(Joshua 24:3) And I took your father Abraham from the other side of the flood, and led him throughout all the land of Canaan, and multiplied his seed, and gave him Isaac.

The great Baptist pastor and scholar of the 1700’s, John Gill said that…

He took him not only in a providential way, and brought him from the other side of the Euphrates, out of an idolatrous country and family, but He apprehended him by his grace, and called and converted him by it, and brought him to a spiritual knowledge of Himself, and of the Messiah that should spring from his seed, and of the covenant of grace, and of the blessings of it … and led him throughout all the land of Canaan; from the northern to the southern part of it; he led him as far as Shechem, where Israel was now assembled, and then to Bethel, and still onward to the south, that he might have a view of the land his posterity was to inherit, and, by treading on it and walking through it, take as it were a kind of possession of it.

Cf. (Genesis 12:1) Now the LORD had said unto Abram, Get thee out of thy country, and from thy kindred, and from thy father's house, unto a land that I will show thee:

B. He Spoke of their Path of Liberation (vs. 5–7)

1. We Read How The Enemy Pursued

(Joshua 24:5-6) I sent Moses also and Aaron, and I plagued Egypt, according to that which I did among them: and afterward I brought you out. {6} And I brought your fathers out of Egypt: and ye came unto the sea; and the Egyptians pursued after your fathers with chariots and horsemen unto the Red sea.

Vine’s Expository Dictionary of Biblical Words says that the Hebrew word translated “pursued” (OT:7291 – radap) means “to follow after, or persecute.” … The basic meaning of this verb is “to pursue after” an enemy with the intent of overtaking and defeating him. In most of its occurrences radap is a military term. … A nuance of this verb is “to pursue” a defeated enemy with the intent of killing him:

They were leaving the bondage that they had known, but the old master was pursuing.

2. We Read How They Earnestly Prayed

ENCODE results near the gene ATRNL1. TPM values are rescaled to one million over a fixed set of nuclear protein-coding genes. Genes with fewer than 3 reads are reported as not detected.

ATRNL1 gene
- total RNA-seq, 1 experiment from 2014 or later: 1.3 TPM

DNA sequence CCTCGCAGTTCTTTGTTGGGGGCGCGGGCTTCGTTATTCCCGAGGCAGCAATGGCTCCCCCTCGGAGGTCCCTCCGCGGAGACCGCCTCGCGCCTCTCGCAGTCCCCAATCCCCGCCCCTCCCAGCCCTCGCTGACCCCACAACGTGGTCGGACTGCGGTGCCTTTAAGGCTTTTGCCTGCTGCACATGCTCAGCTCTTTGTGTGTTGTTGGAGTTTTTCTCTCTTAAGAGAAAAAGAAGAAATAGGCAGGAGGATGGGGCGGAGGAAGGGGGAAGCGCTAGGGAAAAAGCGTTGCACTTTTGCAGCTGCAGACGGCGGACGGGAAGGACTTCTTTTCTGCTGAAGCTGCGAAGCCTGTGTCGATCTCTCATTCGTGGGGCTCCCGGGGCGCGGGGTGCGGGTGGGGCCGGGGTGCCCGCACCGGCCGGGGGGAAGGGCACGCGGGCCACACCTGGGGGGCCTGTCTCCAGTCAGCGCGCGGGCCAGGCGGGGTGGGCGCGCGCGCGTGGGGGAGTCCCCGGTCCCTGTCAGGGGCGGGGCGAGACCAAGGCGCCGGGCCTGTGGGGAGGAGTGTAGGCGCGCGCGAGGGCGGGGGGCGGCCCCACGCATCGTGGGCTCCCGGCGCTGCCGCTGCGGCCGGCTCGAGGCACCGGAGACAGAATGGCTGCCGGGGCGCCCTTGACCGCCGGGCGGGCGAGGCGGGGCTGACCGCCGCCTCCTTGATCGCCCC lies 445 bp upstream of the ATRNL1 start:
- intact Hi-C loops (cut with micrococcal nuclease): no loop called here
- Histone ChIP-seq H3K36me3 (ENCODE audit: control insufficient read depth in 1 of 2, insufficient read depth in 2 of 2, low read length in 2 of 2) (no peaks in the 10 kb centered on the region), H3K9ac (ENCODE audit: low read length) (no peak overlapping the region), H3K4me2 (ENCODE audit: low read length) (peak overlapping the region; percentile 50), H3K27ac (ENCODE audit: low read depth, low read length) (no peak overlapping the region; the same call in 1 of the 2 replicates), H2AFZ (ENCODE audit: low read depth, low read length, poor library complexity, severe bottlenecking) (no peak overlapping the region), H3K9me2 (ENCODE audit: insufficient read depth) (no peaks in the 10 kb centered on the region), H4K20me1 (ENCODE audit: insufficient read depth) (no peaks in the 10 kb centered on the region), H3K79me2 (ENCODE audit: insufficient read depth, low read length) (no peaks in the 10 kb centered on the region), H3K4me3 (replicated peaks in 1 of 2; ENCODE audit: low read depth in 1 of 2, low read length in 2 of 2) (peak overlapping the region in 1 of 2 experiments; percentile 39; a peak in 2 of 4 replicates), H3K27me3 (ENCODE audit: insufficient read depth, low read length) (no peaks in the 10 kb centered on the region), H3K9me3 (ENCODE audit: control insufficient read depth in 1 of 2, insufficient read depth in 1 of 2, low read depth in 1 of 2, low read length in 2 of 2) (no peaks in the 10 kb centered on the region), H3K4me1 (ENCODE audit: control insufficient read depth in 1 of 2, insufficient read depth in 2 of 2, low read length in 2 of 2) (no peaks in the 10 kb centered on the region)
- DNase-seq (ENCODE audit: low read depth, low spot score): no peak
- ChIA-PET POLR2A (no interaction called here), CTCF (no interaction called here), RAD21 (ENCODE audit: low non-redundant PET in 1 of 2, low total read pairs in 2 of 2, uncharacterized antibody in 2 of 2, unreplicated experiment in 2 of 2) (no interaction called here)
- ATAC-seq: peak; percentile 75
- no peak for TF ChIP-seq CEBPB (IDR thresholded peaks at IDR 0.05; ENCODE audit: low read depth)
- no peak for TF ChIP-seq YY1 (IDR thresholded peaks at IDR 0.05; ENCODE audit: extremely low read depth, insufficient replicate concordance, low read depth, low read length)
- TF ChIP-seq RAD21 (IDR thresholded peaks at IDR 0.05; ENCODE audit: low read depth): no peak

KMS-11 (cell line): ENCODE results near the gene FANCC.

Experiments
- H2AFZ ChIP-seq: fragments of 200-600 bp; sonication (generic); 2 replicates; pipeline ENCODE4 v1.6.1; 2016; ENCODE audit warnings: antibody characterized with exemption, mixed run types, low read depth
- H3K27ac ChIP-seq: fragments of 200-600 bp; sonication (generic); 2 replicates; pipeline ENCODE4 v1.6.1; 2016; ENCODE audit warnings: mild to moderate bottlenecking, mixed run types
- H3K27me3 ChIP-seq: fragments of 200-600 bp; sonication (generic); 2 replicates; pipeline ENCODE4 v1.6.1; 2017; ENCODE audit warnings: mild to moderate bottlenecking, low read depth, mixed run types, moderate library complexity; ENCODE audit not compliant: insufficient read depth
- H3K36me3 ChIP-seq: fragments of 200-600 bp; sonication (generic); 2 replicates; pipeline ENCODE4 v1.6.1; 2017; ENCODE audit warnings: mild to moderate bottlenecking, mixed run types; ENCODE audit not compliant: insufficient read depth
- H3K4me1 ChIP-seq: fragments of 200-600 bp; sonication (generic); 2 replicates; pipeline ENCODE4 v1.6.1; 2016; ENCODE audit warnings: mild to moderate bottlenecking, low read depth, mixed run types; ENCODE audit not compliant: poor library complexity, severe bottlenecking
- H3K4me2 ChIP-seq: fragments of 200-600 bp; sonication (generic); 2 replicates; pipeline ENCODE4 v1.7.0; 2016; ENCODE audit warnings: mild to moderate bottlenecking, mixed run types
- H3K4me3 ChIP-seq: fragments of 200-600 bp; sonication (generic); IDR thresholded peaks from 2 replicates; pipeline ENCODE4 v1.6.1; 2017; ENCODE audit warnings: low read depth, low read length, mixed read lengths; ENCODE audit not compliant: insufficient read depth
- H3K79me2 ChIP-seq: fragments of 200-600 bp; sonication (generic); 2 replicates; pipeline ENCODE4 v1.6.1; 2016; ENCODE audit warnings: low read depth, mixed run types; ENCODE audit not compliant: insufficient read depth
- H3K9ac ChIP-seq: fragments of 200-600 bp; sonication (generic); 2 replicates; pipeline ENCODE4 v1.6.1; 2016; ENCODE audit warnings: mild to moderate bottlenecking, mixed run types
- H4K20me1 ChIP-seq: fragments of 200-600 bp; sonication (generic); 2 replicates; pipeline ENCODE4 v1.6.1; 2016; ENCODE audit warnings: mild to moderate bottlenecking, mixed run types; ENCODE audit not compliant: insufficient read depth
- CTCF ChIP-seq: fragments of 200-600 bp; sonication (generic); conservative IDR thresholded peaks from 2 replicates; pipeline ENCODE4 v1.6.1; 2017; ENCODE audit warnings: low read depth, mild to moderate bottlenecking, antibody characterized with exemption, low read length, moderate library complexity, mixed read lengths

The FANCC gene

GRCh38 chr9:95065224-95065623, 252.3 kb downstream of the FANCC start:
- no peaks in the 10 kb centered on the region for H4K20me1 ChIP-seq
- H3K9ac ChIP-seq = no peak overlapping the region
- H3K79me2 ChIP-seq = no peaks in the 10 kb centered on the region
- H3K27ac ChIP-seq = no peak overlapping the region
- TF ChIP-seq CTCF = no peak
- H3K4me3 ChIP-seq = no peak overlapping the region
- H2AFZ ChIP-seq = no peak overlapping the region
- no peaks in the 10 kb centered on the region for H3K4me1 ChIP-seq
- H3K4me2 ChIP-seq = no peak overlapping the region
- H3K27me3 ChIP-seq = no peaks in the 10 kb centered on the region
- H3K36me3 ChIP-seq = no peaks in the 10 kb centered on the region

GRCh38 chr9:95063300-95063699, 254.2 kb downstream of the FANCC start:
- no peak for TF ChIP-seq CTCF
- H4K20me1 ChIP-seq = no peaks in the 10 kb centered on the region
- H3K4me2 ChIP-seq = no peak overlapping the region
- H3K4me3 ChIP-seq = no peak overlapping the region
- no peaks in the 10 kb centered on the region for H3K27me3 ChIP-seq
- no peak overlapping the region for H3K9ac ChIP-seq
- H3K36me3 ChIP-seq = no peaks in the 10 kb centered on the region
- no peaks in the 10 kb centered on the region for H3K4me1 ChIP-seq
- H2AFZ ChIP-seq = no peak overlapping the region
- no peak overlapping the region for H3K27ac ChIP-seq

(Joshua 24:7) And when they cried unto the LORD, he put darkness between you and the Egyptians, and brought the sea upon them, and covered them; and your eyes have seen what I have done in Egypt: and ye dwelt in the wilderness a long season.

The Theological Wordbook of the Old Testament says of the Hebrew word translated “cried” (OT:6818) comes from a root word which “means to call out for help under great distress or to utter an exclamation in great excitement.” It is a word that usually indicates crying out to God for help in time of distress or great need.

Matthew Henry wrote that…

The same waters were the Israelites’ guard and the Egyptians’ grave, and this in answer to prayer; for, though we find in the story that they in that distress murmured against God (Exodus 14:11, 12), notice is here taken of their crying to God; he graciously accepted those that prayed to him, and overlooked the folly of those that quarreled with him.

C. He Spoke of the Provision of the Land (vs. 8–13)

1. God Gave Them Victory In The Battles

(Joshua 24:11-12) And ye went over Jordan, and came unto Jericho: and the men of Jericho fought against you, the Amorites, and the Perizzites, and the Canaanites, and the Hittites, and the Girgashites, the Hivites, and the Jebusites; and I delivered them into your hand. {12} And I sent the hornet before you, which drave them out from before you, even the two kings of the Amorites; but not with thy sword, nor with thy bow.

In explaining the “hornet” mentioned in verse 12, The Pulpit Commentary says…

Commentators are divided as to whether this statement is to be taken literally or figuratively. The mention of hornets in the prophecies in Exodus 23:28; Deuteronomy 7:20 is not conclusive. … The hornet seems to be connected with the fear that was to be felt at their advance.

I have no reason to doubt that God could have sent literal hornets to vacate the people from their homes and lands. Whatever the case, Joshua makes it clear that it was “not with sword or bow,” but that it was God that did it.

2. God Gave Them Variety In The Blessings

(Joshua 24:13) And I have given you a land for which ye did not labour, and cities which ye built not, and ye dwell in them; of the vineyards and oliveyards which ye planted not do ye eat.

Charles Spurgeon said…

Jehovah had not fallen short of his promise in any respect, but He had brought His people into just such a country as He had aforetime covenanted to bestow upon them. Now, beloved, are not we also in very much the same position as Israel was with regard to many things around us? Why, even in temporals it is so. No good thing have we lacked, though we have sometimes feared that we should.